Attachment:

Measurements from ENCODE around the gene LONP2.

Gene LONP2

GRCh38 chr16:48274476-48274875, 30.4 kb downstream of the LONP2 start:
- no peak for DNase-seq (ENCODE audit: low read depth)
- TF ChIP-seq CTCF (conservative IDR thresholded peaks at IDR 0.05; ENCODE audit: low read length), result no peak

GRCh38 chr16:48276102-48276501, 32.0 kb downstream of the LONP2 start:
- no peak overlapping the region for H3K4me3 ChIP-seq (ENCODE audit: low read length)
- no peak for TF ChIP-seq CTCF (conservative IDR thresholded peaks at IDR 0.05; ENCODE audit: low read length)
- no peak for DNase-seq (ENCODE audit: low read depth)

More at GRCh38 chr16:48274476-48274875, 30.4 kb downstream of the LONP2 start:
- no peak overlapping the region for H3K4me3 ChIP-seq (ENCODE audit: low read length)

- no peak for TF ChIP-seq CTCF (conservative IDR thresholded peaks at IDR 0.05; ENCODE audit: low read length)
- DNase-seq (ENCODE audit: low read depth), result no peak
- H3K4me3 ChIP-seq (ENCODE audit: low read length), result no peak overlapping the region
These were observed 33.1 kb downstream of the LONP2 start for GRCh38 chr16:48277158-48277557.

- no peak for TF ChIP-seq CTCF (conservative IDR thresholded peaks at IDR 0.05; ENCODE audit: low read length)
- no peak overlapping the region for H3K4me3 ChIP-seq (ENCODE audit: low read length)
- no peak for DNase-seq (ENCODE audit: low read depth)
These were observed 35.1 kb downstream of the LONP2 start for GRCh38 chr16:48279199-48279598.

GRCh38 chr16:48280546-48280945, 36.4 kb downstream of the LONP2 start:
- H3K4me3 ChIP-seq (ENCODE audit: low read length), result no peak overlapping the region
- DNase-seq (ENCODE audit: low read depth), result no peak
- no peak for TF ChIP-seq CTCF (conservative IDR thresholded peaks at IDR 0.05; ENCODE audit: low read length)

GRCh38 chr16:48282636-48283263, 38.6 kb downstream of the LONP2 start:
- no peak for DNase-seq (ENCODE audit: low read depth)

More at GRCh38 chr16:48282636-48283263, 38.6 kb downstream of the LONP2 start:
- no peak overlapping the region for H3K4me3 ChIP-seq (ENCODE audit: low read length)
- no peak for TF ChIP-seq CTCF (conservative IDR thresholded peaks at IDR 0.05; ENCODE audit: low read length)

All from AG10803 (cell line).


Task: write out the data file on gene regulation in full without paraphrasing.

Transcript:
Measurements from ENCODE around the gene LONP2.

Gene LONP2

GRCh38 chr16:48274476-48274875, 30.4 kb downstream of the LONP2 start:
- no peak for DNase-seq (ENCODE audit: low read depth)
- TF ChIP-seq CTCF (conservative IDR thresholded peaks at IDR 0.05; ENCODE audit: low read length), result no peak

GRCh38 chr16:48276102-48276501, 32.0 kb downstream of the LONP2 start:
- no peak overlapping the region for H3K4me3 ChIP-seq (ENCODE audit: low read length)
- no peak for TF ChIP-seq CTCF (conservative IDR thresholded peaks at IDR 0.05; ENCODE audit: low read length)
- no peak for DNase-seq (ENCODE audit: low read depth)

More at GRCh38 chr16:48274476-48274875, 30.4 kb downstream of the LONP2 start:
- no peak overlapping the region for H3K4me3 ChIP-seq (ENCODE audit: low read length)

- no peak for TF ChIP-seq CTCF (conservative IDR thresholded peaks at IDR 0.05; ENCODE audit: low read length)
- DNase-seq (ENCODE audit: low read depth), result no peak
- H3K4me3 ChIP-seq (ENCODE audit: low read length), result no peak overlapping the region
These were observed 33.1 kb downstream of the LONP2 start for GRCh38 chr16:48277158-48277557.

- no peak for TF ChIP-seq CTCF (conservative IDR thresholded peaks at IDR 0.05; ENCODE audit: low read length)
- no peak overlapping the region for H3K4me3 ChIP-seq (ENCODE audit: low read length)
- no peak for DNase-seq (ENCODE audit: low read depth)
These were observed 35.1 kb downstream of the LONP2 start for GRCh38 chr16:48279199-48279598.

GRCh38 chr16:48280546-48280945, 36.4 kb downstream of the LONP2 start:
- H3K4me3 ChIP-seq (ENCODE audit: low read length), result no peak overlapping the region
- DNase-seq (ENCODE audit: low read depth), result no peak
- no peak for TF ChIP-seq CTCF (conservative IDR thresholded peaks at IDR 0.05; ENCODE audit: low read length)

GRCh38 chr16:48282636-48283263, 38.6 kb downstream of the LONP2 start:
- no peak for DNase-seq (ENCODE audit: low read depth)

More at GRCh38 chr16:48282636-48283263, 38.6 kb downstream of the LONP2 start:
- no peak overlapping the region for H3K4me3 ChIP-seq (ENCODE audit: low read length)
- no peak for TF ChIP-seq CTCF (conservative IDR thresholded peaks at IDR 0.05; ENCODE audit: low read length)

All from AG10803 (cell line).